Budapest is a striking city. Sat along Europe’s second longest river, it’s home to beautiful architecture, thermal baths and warming dishes like goulash – all in all, the perfect place to head for a winter break.
At this time of year the weather in Hungary’s capital city is fresh but not unbearable, with temperatures ranging between 0°C and 4°C in January and February, before climbing to a warmer average of 10°C in March. (In other words: nothing us Brits can’t handle.)
So what to do once you’ve booked your flights? We asked Whitney Haldeman, travel blogger at the Blonde Atlas, for her recommendations.
1. Fisherman’s Bastion
Fisherman’s Bastion is one of the most popular tourist attractions, famed for its incredible views across the city. The Neo-Gothic terrace is named after the medieval guild of fishermen who protected Budapest from invasion. It’s situated on the Buda side of the Danube, on Castle Hill, and Haldeman describes it as “the most beautiful part of Budapest – especially to watch the sunset”.
The bastion is open 24/7 and is free to visit, so you can watch the sunrise, sunset or simply admire the twinkling lights of the bustling city below at night.
Address: Budapest, Szentháromság tér, 1014 Hungary.
2. Széchenyi Thermal Bath
There are plenty of thermal spas to choose from in Budapest however Széchenyi is one of the most popular. “It also boasts beautiful, grandiose architecture to enjoy whilst soaking,” says Haldeman.
A day pass and locker costs about 5,800 Hungarian Florint (about £16) during the week and 6,000 HF (£17) on weekends.
Address: Budapest, Állatkerti krt. 9-11, 1146 Hungary.
3. Széchenyi Chain Bridge
“Guarded by lions, Széchenyi Lánchíd (translated as ‘the Chain Bridge’) is the city’s first bridge that offered a connection from the Buda and Pest sides of the city,” says Haldeman.
The bridge looks particularly beautiful at night when it’s lit up and another major perk is that it’s free to visit (and travel across).
Address: Budapest, Széchenyi Lánchíd, 1051 Hungary.
4. Hungarian Parliament
“Arguably the most iconic building in Budapest and located directly on the Danube (on the Pest side of the city), this is the third largest Parliament building in the world and definitely a sight you can’t miss,” says Haldeman.
Address: Budapest, Kossuth Lajos tér 1-3, 1055 Hungary. If you want to see the inside, you can book a tour here.
5. Szimpla Kert Ruin Bar
“Ruin bars are all the rage in Budapest and Szimpla Kert is the Crown Jewel of them all,” says Haldeman. “These bars are built in Budapest’s old Jewish quarter in the ruins of abandoned buildings, stores, or lots.
“They may not look like much from the outside, but once you walk in you’ll find yourself in the middle of a hip, artsy bar that’s bustling with crowds talking, people smoking hookah, an eclectic assortment of art, dancing and enjoying the laid-back atmosphere.”
You can get food and drink, with cocktails priced at 2000 HF (just over a fiver), cheeseburgers for 1600 HF (£4.50) and barbecue chicken wings for 1750 HF (just under £5). Check out the menu here.
Address: Budapest, Kazinczy u. 14, 1075 Hungary.
6. Mazel Tov
Set in the Jewish Quarter, you’ll find Mazel Tov, a light, airy café with a garden, serving bar snacks, sandwiches, beers and hot drinks. “This lush, garden-like atmosphere is the perfect setting to enjoy a meal – the hummus plate with shwarma and falafels is not to be missed,” says Haldeman. “Or even linger into dusk for a round of drinks.”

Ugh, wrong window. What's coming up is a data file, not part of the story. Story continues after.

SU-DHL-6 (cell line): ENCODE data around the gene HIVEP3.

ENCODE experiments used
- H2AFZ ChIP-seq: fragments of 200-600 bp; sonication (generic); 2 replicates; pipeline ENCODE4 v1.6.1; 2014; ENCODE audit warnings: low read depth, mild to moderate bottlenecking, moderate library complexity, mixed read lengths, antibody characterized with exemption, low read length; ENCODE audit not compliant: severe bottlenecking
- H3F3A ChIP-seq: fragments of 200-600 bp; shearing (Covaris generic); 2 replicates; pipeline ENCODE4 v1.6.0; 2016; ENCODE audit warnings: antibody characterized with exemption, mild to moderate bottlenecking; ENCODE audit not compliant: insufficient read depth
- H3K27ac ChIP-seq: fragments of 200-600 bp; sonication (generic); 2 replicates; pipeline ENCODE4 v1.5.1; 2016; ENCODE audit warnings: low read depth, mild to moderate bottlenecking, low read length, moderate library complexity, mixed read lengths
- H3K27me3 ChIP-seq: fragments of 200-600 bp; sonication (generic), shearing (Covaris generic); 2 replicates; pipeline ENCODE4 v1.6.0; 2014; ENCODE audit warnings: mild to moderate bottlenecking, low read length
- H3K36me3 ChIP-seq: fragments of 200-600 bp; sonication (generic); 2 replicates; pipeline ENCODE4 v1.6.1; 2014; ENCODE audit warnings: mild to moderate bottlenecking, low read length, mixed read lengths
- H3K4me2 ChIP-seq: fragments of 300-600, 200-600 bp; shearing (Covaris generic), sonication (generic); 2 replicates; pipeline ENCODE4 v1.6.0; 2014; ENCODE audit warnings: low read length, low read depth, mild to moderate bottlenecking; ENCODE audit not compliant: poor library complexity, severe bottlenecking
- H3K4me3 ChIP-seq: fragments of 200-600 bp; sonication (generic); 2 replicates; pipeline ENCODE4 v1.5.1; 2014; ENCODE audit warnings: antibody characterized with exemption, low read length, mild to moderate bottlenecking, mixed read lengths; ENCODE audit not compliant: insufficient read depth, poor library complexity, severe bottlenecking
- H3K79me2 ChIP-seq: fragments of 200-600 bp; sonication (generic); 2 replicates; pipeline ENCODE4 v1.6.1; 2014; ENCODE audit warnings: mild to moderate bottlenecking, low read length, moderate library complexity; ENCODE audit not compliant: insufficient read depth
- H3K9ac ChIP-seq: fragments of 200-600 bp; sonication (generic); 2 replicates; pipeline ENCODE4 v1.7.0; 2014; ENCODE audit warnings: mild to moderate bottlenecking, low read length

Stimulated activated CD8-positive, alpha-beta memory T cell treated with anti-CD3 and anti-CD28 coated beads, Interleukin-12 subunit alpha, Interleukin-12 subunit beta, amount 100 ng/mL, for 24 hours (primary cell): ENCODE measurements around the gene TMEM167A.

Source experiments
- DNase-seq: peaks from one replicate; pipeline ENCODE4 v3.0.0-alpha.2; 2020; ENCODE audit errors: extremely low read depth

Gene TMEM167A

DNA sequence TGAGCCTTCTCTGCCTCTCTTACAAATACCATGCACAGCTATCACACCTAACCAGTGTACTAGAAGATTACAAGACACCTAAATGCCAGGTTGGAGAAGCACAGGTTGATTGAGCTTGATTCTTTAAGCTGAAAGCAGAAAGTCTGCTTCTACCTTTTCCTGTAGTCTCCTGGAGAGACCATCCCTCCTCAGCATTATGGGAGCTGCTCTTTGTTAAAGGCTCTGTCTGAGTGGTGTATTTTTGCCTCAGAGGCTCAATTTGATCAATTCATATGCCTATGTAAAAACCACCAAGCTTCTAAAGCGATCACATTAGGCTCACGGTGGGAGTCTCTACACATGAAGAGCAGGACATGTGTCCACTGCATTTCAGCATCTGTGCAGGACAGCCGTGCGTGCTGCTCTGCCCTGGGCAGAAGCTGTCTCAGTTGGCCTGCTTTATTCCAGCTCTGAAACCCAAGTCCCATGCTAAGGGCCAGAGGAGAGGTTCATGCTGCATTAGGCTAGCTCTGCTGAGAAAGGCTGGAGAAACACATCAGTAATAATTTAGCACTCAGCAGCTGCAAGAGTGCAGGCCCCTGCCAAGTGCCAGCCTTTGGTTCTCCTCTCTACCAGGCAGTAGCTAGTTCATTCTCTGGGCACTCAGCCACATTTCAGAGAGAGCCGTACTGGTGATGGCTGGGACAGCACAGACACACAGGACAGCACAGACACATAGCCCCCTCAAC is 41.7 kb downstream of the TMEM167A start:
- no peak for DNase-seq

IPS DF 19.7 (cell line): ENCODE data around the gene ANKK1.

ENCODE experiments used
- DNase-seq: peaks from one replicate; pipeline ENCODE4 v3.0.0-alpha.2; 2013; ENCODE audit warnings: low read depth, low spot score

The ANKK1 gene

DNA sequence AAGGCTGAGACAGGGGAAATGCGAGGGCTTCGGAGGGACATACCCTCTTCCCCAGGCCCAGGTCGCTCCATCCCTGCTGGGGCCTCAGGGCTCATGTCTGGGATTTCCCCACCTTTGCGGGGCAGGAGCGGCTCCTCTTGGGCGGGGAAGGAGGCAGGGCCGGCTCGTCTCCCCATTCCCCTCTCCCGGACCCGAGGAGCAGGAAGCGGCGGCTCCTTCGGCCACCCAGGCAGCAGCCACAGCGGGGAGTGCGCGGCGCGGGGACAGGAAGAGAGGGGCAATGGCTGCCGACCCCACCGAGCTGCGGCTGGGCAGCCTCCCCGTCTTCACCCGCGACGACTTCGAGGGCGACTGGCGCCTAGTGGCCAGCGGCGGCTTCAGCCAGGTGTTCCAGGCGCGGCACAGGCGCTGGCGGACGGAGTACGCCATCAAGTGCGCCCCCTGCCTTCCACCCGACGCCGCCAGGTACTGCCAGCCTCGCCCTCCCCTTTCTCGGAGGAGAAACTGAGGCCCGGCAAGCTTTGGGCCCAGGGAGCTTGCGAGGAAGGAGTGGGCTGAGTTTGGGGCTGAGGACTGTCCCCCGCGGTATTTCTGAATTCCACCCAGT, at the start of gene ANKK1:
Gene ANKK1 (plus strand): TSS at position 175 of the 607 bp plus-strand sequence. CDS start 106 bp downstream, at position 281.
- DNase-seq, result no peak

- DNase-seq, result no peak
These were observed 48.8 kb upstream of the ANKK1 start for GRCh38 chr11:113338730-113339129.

A hummus plate costs 1490 HF (£4) and pitta sandwiches stuffed with hummus and falafel, with homemade chips, cost 1890 HF (£5.20).
Address: Budapest, Akácfa u. 47, 1072 Hungary.
7. Café Kör
“This cosy vaulted space with wooden floors and wrought-iron tables has an extensive menu, offering a variety of hearty Hungarian dishes,” says Haldeman. “Try local fare like smoked sausage, potatoes with sour cream and of course, the infamous goulash.”
Address: Budapest, Sas u. 17, 1051 Hungary.
8. Danube River Cruise
If you only have a short period of time to see the sights of Budapest, a river cruise might just provide the perfect way to check out the city and its architecture, while finding out about its history.
Haldeman says: “After taking in the sights during the day, hop on a sunset or evening cruise along the Danube (with a cocktail served on board!) for a fresh perspective as the lights begin to twinkle on and the city takes on a completely different form.”
9. New York Café
If decadence is your thing, Haldeman’s recommendation of the New York Café will almost certainly go down well. “This stunning café has lived through many eras and political systems but continues to be one of the most beautiful places in all of Budapest,” she says.
“Whether you take in the beauty of the dining room for breakfast, lunch or dinner; this grandiose gem is not to be missed – although booking is advised if you want to avoid queuing.”
Address: Budapest, Erzsébet krt. 9-11, 1073 Hungary.
10. Buda Castle and Matthias Church
“This historical castle and accompanying cathedral sit on the south tip of Castle Hill boasting similar views to Fisherman’s Bastion,” says Haldeman. “Whether touring each respective attraction in depth or simply marvelling at their exceptional exterior architecture, this duo is not to be missed.”
Address: Budapest, Szent György tér 2, 1014 Hungary.